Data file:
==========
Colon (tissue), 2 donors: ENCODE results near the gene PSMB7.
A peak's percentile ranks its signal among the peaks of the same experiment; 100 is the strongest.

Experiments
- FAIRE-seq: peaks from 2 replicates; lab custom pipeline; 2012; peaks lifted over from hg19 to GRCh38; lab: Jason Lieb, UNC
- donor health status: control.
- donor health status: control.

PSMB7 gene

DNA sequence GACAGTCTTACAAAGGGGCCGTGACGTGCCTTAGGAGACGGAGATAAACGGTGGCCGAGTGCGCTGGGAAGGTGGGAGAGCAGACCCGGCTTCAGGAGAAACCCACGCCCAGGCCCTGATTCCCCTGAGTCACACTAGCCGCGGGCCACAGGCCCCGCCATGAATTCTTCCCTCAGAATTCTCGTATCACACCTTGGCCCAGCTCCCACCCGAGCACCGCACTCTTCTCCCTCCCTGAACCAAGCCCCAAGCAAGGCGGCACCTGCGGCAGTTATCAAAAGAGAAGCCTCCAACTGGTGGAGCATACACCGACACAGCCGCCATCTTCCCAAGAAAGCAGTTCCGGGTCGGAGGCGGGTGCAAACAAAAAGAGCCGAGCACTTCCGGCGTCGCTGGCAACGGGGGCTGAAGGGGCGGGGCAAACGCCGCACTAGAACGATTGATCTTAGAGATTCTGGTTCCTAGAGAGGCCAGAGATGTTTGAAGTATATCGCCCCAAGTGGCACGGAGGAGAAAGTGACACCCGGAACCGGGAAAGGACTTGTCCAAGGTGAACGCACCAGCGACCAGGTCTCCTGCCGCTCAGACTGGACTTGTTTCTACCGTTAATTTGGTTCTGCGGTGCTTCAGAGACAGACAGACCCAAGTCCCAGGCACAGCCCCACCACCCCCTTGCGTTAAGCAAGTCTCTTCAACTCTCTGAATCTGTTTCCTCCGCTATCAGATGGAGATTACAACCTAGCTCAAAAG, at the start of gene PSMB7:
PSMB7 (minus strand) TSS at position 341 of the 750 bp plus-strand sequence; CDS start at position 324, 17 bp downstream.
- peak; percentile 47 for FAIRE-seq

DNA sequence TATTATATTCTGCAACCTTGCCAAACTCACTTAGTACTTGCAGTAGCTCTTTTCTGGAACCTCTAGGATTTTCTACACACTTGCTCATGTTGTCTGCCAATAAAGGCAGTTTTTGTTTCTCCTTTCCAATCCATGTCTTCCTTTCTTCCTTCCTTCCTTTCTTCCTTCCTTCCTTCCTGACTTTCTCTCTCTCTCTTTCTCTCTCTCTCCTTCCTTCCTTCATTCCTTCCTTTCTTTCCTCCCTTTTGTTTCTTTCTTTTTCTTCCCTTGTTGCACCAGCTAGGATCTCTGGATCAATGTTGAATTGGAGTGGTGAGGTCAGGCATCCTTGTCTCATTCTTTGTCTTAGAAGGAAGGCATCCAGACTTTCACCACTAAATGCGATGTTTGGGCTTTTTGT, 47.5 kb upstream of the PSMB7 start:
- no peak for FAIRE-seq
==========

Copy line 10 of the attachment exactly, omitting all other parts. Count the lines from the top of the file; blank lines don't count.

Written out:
- peak; percentile 47 for FAIRE-seq